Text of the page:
This paper considers the use of identity boxes as a data collection method to elicit experiences. Participants were asked to respond to questions using objects to represent their answers. The rationale for using identity boxes was to allow for a more embodied, less textual approach. The identity boxes were then also used to create an artistic installation as one form of data analysis. The reflection section in this paper shows that the approach posed potential risks around the emotional vulnerability of participants, with participants experiencing the project as cathartic and therapeutic. Some participants struggled with the process of thinking through objects as difficult. Although using a less conventional approach to research led to deeper, richer reflections and thus relevant, interesting data, concerns were raised around relevance, generalisability, and more generally the evaluation of the research. The paper concludes with a reconsideration of the identity boxes as a method.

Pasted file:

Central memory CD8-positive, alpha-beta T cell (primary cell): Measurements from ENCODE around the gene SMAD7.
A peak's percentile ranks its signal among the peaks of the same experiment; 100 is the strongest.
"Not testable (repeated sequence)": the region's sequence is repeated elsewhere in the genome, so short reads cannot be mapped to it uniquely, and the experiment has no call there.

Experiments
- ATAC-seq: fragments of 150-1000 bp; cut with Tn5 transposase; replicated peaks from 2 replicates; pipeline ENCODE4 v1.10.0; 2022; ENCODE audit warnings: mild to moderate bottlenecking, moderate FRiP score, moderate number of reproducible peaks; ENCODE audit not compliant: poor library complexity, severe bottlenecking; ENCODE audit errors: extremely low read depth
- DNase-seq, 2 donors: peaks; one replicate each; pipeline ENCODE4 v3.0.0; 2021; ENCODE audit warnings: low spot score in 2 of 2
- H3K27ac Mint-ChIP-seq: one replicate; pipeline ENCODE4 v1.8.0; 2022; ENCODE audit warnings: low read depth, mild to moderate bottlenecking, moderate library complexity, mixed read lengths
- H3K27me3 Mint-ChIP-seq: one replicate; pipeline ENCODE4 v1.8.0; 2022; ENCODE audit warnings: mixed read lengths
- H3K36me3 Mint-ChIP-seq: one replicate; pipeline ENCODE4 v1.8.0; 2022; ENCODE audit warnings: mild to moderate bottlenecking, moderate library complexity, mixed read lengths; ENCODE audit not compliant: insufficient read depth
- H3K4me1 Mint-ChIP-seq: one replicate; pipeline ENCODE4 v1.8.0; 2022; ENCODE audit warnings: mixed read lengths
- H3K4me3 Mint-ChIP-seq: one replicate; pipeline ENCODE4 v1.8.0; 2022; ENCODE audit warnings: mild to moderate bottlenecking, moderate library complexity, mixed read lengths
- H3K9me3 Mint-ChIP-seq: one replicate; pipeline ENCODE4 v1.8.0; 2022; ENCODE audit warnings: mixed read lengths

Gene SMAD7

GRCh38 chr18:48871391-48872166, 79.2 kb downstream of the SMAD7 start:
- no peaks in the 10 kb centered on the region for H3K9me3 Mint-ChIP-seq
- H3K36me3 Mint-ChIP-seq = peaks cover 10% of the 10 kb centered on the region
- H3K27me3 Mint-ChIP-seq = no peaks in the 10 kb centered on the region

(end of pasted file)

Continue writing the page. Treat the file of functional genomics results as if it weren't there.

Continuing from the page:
Brown, N. (2019). Identity boxes: using materials and metaphors to elicit experiences. International Journal of Social Research Methodology, 22(5), 487-501. DOI: 10.1080/13645579.2019.1590894.
Brown, N. (2018). Identity boxes: data collection through objects. NCRM MethodsNews, 2018(2), 2. Accessible via the NCRM website from here.